The MPs’ protest was a nod to Khamenei, who had said in June 2016, prior to Trump’s election, that if the Americans “tear it up, we will set it on fire”.

In July 2015, Iran and a six-nation negotiating group reached a landmark agreement known as the Joint Comprehensive Plan of Action that ended a 12-year deadlock over Tehran’s nuclear programme. The deal, struck in Vienna after nearly two years of intensive talks, limited the Iranian programme, to reassure the rest of the world that it cannot develop nuclear weapons, in return for sanctions relief.

At its core, the JCPOA is a straightforward bargain: Iran’s acceptance of strict limits on its nuclear programme in return for an escape from the sanctions that grew up around its economy over a decade prior to the accord. Under the deal, Iran unplugged two-thirds of its centrifuges, shipped out 98% of its enriched uranium and filled its plutonium production reactor with concrete. Tehran also accepted extensive monitoring by the International Atomic Energy Agency (IAEA), which has verified 10 times since the agreement, and as recently as February, that Tehran has complied with its terms. In return, all nuclear-related sanctions were lifted in January 2016, reconnecting Iran to global markets.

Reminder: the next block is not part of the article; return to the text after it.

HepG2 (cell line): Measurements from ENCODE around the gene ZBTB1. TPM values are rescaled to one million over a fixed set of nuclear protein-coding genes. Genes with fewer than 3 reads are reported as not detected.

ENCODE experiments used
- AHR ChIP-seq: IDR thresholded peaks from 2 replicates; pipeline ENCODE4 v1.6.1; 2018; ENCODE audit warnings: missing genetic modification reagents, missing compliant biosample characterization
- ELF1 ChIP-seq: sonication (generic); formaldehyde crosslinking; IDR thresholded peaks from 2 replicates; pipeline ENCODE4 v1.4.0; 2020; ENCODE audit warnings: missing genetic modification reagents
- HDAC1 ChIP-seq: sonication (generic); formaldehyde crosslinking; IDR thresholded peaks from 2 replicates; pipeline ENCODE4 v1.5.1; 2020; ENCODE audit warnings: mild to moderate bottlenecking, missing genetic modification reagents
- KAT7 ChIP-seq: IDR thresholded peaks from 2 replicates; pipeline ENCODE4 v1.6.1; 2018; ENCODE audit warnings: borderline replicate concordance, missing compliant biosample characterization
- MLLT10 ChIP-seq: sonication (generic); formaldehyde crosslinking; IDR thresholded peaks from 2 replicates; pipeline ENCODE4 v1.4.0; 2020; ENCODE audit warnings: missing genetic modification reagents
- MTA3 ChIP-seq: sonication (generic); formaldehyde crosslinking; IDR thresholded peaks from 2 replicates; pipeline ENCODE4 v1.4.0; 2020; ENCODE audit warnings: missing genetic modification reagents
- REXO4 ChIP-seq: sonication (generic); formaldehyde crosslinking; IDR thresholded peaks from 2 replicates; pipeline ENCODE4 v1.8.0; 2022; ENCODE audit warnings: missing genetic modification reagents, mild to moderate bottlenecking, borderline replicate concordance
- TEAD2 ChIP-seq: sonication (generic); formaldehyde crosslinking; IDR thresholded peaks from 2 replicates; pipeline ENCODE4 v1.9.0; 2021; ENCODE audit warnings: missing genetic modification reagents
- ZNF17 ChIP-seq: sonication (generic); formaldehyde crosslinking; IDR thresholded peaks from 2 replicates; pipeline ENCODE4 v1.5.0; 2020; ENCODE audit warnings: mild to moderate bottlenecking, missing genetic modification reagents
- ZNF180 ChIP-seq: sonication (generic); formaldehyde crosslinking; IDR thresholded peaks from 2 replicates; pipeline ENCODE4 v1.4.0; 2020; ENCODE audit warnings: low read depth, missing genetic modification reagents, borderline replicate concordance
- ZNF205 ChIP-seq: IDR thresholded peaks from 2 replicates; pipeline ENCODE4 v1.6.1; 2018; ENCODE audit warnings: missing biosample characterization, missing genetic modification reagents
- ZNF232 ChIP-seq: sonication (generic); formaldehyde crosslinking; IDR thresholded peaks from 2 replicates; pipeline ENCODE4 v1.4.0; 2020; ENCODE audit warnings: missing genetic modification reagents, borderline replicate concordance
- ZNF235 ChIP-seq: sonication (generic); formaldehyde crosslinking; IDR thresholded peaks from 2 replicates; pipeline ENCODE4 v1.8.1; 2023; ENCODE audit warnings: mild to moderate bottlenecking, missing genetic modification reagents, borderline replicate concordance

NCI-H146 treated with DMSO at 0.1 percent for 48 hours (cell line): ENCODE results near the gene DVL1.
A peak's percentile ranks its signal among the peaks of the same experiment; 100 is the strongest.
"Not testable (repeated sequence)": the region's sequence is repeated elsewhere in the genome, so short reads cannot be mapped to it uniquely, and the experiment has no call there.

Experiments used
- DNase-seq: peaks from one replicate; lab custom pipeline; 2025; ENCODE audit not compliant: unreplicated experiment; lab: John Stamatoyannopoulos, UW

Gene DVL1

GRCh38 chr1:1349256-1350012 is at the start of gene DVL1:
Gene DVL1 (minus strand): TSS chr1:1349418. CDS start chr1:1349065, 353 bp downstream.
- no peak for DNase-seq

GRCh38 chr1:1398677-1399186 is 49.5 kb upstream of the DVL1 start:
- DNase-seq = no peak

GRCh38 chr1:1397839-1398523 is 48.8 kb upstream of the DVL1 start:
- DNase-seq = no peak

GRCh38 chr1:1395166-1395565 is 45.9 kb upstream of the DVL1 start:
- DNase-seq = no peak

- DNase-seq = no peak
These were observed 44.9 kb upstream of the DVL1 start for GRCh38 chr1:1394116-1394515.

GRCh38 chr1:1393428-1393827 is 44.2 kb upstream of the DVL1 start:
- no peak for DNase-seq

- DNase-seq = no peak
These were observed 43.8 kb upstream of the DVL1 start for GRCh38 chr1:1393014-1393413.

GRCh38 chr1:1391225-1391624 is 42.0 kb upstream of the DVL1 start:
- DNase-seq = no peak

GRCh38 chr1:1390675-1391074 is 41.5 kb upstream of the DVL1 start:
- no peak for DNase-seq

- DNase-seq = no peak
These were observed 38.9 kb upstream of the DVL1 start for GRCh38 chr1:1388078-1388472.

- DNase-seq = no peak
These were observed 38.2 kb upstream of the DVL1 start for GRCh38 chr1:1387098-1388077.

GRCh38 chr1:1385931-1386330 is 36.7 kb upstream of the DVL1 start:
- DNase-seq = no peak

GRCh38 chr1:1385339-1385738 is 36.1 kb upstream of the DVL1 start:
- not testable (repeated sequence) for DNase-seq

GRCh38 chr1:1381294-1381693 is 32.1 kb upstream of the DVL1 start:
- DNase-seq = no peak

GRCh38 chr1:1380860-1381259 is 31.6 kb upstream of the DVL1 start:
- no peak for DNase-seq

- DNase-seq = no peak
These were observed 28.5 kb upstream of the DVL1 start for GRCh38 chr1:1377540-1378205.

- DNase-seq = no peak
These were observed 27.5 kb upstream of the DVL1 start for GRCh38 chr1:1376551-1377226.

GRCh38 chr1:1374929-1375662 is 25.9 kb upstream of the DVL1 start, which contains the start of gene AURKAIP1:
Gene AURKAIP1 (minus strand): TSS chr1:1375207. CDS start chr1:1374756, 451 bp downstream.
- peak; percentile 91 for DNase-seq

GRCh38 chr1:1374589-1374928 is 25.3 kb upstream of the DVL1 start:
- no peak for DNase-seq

The six major powers involved in the nuclear talks with Iran were in a group known as the P5+1: the UN security council’s five permanent members – China, France, Russia, the UK and the US – and Germany. The nuclear deal is also enshrined in a UN security council resolution that incorporated it into international law. The 15 members of the council at the time unanimously endorsed the agreement.

On 8 May 2018, US president Donald Trump pulled his country out of the deal. Iran announced its partial withdrawal from the nuclear deal a year later. Trump's successor, Joe Biden, has said that the US could return to the deal if Iran fulfilled its obligations.